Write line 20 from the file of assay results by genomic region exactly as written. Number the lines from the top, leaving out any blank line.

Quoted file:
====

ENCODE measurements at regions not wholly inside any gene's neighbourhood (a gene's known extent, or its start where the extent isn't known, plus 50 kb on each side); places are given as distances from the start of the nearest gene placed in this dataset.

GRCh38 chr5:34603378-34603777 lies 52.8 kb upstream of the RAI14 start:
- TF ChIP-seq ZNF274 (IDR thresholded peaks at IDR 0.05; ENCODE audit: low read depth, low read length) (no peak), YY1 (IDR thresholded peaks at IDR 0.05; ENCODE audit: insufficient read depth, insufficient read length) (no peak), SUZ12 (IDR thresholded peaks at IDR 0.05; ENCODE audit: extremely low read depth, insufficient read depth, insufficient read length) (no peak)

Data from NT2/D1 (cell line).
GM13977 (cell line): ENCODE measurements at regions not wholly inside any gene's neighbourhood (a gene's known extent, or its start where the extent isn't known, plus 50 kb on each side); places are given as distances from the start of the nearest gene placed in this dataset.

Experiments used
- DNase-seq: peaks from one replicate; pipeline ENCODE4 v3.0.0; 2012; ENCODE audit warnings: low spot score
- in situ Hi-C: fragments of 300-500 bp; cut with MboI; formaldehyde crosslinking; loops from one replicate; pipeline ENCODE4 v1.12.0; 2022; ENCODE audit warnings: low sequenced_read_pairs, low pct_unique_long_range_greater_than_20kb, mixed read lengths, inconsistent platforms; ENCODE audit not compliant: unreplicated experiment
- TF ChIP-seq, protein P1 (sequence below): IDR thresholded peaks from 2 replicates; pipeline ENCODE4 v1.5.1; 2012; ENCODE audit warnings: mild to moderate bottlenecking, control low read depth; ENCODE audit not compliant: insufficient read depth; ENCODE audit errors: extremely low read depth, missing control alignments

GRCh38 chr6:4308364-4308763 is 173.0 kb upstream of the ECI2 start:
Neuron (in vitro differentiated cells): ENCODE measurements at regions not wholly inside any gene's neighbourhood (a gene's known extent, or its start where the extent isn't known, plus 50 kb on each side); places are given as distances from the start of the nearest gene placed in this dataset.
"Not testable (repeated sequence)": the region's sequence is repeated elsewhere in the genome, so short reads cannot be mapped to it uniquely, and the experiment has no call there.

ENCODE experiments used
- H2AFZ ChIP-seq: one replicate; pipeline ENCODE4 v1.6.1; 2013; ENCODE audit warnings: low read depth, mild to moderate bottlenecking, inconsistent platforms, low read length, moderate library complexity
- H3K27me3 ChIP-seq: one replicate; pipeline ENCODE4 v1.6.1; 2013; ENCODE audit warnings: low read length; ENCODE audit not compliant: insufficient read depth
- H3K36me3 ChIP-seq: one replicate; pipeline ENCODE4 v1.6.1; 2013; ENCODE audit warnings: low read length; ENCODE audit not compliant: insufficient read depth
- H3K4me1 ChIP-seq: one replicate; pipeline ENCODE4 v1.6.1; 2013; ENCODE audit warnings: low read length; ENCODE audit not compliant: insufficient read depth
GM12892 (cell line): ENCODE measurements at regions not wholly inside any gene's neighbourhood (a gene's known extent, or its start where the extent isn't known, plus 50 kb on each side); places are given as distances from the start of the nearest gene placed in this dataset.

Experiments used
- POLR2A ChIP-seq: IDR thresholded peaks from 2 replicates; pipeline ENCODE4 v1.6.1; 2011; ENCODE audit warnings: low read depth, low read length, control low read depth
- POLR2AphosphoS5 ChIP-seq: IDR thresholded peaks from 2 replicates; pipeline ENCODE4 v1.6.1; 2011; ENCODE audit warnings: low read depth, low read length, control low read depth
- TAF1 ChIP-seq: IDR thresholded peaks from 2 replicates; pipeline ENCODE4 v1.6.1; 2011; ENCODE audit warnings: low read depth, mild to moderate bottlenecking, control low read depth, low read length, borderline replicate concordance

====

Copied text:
- POLR2A ChIP-seq: IDR thresholded peaks from 2 replicates; pipeline ENCODE4 v1.6.1; 2011; ENCODE audit warnings: low read depth, low read length, control low read depth